Yep Wayne – we paid a price alright. And JK’s still paying it…

  12. Robinsod 12

    You’re right IP – I don’t get the point. Are you saying National voted for this legislation but it’s all Helen Clark’s fault? Or perhaps you should just cut to the chase and call me a liar again. I mean bro, just give up and go back to Kiwiblog. I’m sure even you can pass as an intellectual over there.

  13. He’s just helpfully pointing out that under National, the STA would be even more Draconian and oppressive than it is under Labour. Thanks IP, but we did know that already.

  14. You must be very proud to live in a country, Robinsod, where alleged terrorists can’t be charged because the Government’s legislation is unworkable.

    What next will you be calling for? Asylum for Osama?

  15. deemac 15

    I think that’s called a non sequitur –
    IP must be rattled…

  16. Robinsod (moderator) 16

    deemac – not so much rattled as too stupid to run a real argument. Too much time scoring cheap punter points in the bog I’d say.

  17. AncientGeek 17

    It really does not surprise me. I’ve personally seen all of this before at a smaller scale with a young relative. Consequently the police have no credibility with me on this kind of conspiracy by association – and I make that opinion widely known.

    Somewhere in the police there are some dickheads (probably in the Threats Assessment Unit) who are utterly paranoid about activists being terrorists. It is laudable that there is someone watching for the local terrorists (not that I can see any) – but their strategy and tactics just bring the police into disrepute, and more importantly reduce their effectiveness for when there is a real problem. They also interfere in the political process of keeping issues bubbling away in public where they can be resolved (eventually).

    The problem is that when they (whoever the clowns are) get a suspicion, rather than actually finding out what is happening (say by talking to the people who know them), they tend to land on their victims with draconian measures. If the police bothered to find out about the people they’re interested in – they’d probably find out there isn’t likely to be a problem.

    In this case, you’ll probably find that there are a few nuts who talk wildly (but are not effective), who have a loose association with people with other activist interests. All of a sudden it becomes a big conspiracy, and with some puffing of ‘evidence’ in the application for a search warrant, becomes a big operation that takes a life of its own. Someone in the police has a bad problem with understanding that they should not look at guilt by association in activist groups. The characteristic of any activist group I’ve ever seen in NZ is that if there are 10 people in a ‘group’, then there are 10 different opinions on how to proceed on any single issue. Public activist “groups” are generally incredibly uncohesive.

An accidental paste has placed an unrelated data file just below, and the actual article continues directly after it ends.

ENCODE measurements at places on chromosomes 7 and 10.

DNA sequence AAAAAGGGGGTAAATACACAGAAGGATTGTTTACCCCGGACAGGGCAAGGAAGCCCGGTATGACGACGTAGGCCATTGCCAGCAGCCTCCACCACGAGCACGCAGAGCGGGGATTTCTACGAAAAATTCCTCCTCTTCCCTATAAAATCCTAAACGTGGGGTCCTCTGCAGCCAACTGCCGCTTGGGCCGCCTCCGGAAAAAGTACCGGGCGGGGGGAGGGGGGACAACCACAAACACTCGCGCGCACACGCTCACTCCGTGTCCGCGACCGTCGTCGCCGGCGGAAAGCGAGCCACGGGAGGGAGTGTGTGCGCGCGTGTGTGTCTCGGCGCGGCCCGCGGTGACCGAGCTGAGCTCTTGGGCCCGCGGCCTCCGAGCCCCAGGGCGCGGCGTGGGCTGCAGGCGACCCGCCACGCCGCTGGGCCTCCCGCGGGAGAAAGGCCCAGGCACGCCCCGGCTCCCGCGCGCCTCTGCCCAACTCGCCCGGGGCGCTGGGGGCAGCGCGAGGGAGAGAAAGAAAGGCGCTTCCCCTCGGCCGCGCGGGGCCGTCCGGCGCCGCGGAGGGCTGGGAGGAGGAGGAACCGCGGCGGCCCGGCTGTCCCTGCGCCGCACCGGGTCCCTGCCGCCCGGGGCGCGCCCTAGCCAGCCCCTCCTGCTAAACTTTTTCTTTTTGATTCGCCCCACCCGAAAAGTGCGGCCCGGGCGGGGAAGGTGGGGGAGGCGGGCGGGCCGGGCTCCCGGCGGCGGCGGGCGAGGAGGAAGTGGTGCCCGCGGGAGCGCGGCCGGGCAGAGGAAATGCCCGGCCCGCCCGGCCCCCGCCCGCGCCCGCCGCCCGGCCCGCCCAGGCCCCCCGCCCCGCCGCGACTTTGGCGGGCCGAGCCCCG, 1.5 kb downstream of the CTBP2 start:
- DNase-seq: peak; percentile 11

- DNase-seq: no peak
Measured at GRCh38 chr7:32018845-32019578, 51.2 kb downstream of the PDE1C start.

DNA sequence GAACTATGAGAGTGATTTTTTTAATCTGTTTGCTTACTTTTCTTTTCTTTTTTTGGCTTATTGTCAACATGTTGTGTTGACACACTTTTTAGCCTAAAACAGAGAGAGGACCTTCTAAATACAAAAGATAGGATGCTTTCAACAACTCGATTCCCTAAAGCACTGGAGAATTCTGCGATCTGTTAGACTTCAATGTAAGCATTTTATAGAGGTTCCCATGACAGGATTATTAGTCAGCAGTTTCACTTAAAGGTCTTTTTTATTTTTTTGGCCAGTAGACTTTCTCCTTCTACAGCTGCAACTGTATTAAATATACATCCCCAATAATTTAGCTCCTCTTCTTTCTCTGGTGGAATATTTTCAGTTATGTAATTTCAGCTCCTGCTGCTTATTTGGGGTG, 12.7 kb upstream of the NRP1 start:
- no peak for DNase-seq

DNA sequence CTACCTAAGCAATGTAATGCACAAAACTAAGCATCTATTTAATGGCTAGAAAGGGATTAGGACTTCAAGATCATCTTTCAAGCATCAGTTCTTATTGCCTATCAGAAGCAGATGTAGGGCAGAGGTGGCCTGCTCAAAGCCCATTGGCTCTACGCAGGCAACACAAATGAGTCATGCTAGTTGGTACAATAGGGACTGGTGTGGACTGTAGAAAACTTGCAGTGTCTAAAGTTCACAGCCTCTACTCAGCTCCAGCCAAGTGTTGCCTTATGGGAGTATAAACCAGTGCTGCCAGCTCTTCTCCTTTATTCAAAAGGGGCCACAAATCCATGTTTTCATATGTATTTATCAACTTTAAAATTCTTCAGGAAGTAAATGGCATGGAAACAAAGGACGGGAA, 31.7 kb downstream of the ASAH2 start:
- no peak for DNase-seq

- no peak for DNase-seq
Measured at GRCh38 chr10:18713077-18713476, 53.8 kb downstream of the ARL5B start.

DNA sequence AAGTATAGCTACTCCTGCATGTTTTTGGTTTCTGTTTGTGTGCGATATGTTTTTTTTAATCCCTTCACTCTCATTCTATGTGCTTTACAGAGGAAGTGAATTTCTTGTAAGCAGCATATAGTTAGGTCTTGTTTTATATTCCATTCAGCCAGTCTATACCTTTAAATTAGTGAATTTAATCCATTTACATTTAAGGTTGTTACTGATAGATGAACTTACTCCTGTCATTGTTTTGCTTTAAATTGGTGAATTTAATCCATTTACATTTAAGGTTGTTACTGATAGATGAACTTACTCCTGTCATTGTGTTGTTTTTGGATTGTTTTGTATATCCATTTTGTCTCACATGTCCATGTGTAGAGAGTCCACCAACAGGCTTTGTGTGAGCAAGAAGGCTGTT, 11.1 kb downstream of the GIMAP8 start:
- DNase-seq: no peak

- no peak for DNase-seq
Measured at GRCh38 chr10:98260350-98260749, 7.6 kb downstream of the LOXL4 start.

Some of the search warrant applications I’ve seen make me wonder if anyone in the judicary actually reads them. Full of pages from websites that say nothing, innuendo’s about unrelated groups offshore with vaguely the same eventual targets and different tactics, and NO evidence about the particular people or the charge that they are wanting to execute the warrant on. The charges that they make are ridiculous, and obviously just there to puff up the search warrant application. Intimidation by loitering – ie attending a peaceful and legitimate protest. Burglary – for the guy that did not participate in spreading hay at a protest at the Tegel head office (wasn’t his style), but who handed a letter explaining the rationale of the protest to the receptionist, and then left.

    Some of the waffle I’ve seen in the media about the warrants being looked at by a judge – yeah right. All the ones I’ve looked at get signed by court registrars – who I believe are just managers of the court.I doubt that a judge ever looks at most of them. With this the police can invade your home, grab material, and then hold it until the case comes to trial a year later as evidence. They don’t even have to present it to the court.

    You then have to fight your way through court, eventually kill the charge after a lot of time, money, and effort. Then there is nothing you can really do to try and help the police from making the same style of screwup next time. Police Compliants (as ineffective as they are) have no juristriction over what is a legitimate (but misguided) use of police powers. The political system has no real influence on the police apart from providing funding. The police themselves appear to have no way to talk to them about their policies.

    So our only real outlet is to make sure that EVERYONE you know is aware of your opinion about this type of police operation. Help the next activist ‘group’ attacked by the police by protesting and helping with their court cases. NZ is a small society – you can see that in the protests going on now. It is getting hard to find the ‘activists’ in the faces amongst the friends and family of current an previous police victims.

    It is a really bad problem – with no way of talking to police about their perception problem – all you can do is to attack the poice via protesting until they figure out they have a problem.